Writer: Dan Slott
Artist: Rick Burchett
Publisher: Marvel Comics
Reviewer: Ambush Bug
Iíve been a strong supporter of SHE-HULK since the very beginning. Itís been fun to watch Dan Slott not only develop the character, but develop as a writer through this title. SHE-HULK was one of those titles that stood out among the rest of the Marvel crop in that it embraced the Marvel Universe and its rich history. Not only that, but it took a fantastic element from John Byrneís classic run with the character--namely the fact that it didnít take itself too seriously.
For the longest time, I could always count on a guffaw or two while reading this title. Slott seemed to have a wealth of knowledge about the Marvel U and knew how to tell a funny yarn inside of it. Lately, though, my love affair with SHE-HULK the comic has been strained. And I canít blame Dan Slott for this.
No, itís not Slottís fault at all. First and foremost, my growing disinterest in this title has more to do with the state of the Marvel Universe and the fact that even a humorous book like SHE-HULK has been sucked up into the whirlpool that is CIVIL WAR. Not only has this series lost its identity due to that crossover, but now it is directly tying into WORLD WAR HULK. Like the Spider-Man series which have tucked away their own storylines in order to fit into the grand scheme of things, thusly forgetting things like character, plot, identity, and cohesiveness of a monthly book, SHE-HULK has been stricken with the same malady.
In the last few issues, we have followed She-Hulk as she takes up as a SHIELD agent under Tony Starkís new regime as SHIELD director. Sheís been assigned on a wild goose chase to find the Hulk, but in actuality, we all know it was Tony himself who banished the Hulk from Earth to a galaxy far, far away. So for the last few issues, She-Hulk has been tracking down gamma radiation, only to find former Hulk foes instead. These have been entertaining reads. Slott shows that he can shelve the humorous stuff for a bit and we actually get a whole heck of a lot of straightforward superheroism and action. Itís stuff like that that proved to me what I had suspected: that Dan Slott is not just a one trick pony. Heís a good writer who CAN tell a good super-hero story.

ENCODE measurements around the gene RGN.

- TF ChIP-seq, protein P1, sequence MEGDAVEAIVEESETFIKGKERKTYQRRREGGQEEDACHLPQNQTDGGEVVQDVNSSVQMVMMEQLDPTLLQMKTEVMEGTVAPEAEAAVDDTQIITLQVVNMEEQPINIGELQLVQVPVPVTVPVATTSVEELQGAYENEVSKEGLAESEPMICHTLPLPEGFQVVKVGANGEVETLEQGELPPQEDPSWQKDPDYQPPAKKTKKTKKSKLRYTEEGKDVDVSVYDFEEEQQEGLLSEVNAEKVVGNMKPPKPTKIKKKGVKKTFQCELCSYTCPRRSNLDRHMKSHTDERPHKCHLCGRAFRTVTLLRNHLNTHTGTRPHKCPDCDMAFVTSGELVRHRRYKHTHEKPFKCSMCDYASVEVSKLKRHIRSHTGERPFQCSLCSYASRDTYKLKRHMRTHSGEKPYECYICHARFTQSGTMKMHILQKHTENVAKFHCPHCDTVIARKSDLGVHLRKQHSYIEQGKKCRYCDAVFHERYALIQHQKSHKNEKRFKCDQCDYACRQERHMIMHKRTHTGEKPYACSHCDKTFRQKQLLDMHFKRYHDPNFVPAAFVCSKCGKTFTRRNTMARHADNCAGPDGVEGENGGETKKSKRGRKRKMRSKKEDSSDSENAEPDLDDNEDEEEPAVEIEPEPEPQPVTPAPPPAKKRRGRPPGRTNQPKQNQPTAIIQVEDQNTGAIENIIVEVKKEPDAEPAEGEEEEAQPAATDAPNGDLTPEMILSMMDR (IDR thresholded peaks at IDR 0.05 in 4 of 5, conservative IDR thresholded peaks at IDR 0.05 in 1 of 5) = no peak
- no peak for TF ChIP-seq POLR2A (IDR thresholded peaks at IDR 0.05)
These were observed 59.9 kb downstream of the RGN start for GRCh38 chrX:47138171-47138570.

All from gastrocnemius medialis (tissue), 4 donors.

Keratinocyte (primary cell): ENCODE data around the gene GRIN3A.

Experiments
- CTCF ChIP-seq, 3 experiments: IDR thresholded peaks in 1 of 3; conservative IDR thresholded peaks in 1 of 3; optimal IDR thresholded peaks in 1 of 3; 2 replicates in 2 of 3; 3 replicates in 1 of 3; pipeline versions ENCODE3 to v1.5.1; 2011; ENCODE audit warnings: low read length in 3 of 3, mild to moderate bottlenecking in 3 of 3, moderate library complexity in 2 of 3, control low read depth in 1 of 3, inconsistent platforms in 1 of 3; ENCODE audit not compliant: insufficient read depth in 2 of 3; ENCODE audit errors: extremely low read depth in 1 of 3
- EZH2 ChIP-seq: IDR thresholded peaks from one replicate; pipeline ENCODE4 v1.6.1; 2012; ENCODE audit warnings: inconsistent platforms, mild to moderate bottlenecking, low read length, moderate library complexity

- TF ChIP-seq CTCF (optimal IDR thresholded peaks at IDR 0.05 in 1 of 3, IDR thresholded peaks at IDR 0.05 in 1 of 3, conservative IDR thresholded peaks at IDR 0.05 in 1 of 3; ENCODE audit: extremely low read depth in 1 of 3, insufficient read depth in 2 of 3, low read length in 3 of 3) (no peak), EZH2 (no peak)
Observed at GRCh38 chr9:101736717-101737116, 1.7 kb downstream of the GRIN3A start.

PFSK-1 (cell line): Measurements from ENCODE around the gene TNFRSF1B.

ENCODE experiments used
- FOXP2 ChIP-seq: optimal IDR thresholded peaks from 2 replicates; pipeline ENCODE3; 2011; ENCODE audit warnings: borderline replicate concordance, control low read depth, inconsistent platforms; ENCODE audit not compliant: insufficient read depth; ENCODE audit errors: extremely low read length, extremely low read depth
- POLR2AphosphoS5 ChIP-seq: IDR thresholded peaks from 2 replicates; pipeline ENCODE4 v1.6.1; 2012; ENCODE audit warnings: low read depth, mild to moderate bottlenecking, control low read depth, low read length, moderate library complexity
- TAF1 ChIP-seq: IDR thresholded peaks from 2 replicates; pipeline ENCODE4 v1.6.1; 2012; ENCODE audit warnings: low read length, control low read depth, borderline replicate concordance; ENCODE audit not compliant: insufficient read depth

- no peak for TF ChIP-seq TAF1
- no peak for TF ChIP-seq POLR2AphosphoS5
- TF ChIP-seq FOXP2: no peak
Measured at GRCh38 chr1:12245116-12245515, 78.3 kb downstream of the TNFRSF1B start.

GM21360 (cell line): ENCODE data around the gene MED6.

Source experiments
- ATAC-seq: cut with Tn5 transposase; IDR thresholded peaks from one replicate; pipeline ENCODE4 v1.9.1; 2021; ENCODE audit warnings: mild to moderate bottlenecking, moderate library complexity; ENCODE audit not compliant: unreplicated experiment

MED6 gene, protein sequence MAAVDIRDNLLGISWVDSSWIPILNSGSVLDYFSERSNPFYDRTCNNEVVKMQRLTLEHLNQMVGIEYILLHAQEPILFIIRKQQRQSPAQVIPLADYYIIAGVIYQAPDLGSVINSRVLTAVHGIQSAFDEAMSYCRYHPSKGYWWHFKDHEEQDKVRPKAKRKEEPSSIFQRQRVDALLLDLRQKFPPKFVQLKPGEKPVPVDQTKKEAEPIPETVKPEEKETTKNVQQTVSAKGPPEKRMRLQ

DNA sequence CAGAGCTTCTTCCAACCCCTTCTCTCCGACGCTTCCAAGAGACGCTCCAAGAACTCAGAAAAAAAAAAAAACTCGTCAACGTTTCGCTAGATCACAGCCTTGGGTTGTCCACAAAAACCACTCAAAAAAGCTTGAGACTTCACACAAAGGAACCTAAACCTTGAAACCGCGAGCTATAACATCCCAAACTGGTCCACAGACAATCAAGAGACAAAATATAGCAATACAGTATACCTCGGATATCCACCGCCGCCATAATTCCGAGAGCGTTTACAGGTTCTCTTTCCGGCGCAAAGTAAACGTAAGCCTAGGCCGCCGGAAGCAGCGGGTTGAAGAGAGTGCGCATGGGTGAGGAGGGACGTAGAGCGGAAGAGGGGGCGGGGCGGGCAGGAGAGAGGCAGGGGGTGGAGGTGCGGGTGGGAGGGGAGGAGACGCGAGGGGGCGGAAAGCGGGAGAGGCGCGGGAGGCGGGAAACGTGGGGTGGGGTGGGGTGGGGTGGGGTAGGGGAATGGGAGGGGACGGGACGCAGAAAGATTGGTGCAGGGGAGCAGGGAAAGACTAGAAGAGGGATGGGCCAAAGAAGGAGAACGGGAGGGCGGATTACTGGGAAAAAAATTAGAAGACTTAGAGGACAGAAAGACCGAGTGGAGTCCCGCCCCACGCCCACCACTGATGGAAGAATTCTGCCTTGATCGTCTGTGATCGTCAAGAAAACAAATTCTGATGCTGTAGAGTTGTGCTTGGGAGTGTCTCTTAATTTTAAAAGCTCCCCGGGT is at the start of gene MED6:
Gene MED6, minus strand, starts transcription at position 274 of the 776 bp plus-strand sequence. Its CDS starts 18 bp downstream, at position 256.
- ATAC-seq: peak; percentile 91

But with this issue, a problem that has been festering in me for a while hit its boiling point and I had to write about it.
Simply put, this book would have been a much better read had there been a different artist on board telling the story. I know Rick Burchett has been a name in comics for a while, doing some amazing work with Batman and Superman at DC. I know that Slott was uber-psyched that he was coming on board SHE-HULK. But I simply canít stand the guyís artwork. Itís not that it is bad, but it is unsuitable. Think of casting Johnny Knoxville to play Hamlet. Think of casting Judy Densch to play Malcolm X. Think of Jody Foster playing a hot chick. These are mismatches. It doesnít take anything away from the character or the actors trying to play them, but any way you slice it, the pairing just isnít going to work. Thatís kind of how the artwork on SHE-HULK was to me.
Slott is trying to tell an action tale. This is THE big issue when She-Hulk realizes Stark has been dicking her around for months, not telling her that the Hulk wasnít on the planet. I want to be engulfed in that story. But I wasnít because the panels and characters looked flat, stiff, disproportional, and cartoon-like. Characters have no grounding or weight. Limited expressions are utilized. Shading and realism are out of the window, in favor of straight-forward angles and little or no depth whatsoever within the panel with even less attention paid attention to background. I donít want to take away from Burchettís style. It is fitting for a book that may be catering to a younger audience like the WB cartoon books like SUPERMAN and BATMAN, but in a weighty story about anger, loss, and betrayal, it just doesnít fit.
A well told comic book is an effortless read where the reader doesnít think about the writer tapping away at the keys of his computer or an artist at his drawing board. It engulfs the reader. I long for these types of comics, and while SHE-HULK has the capability of enveloping me with the story, the artwork does just the opposite. This is simply a case of wrong artist for the material. Had this story been a goofy romp, maybe I would have been more lenient on it. But since this is a balls-out action with ramifications style drama, the book failed for me because the art was unable to carry that type of heft.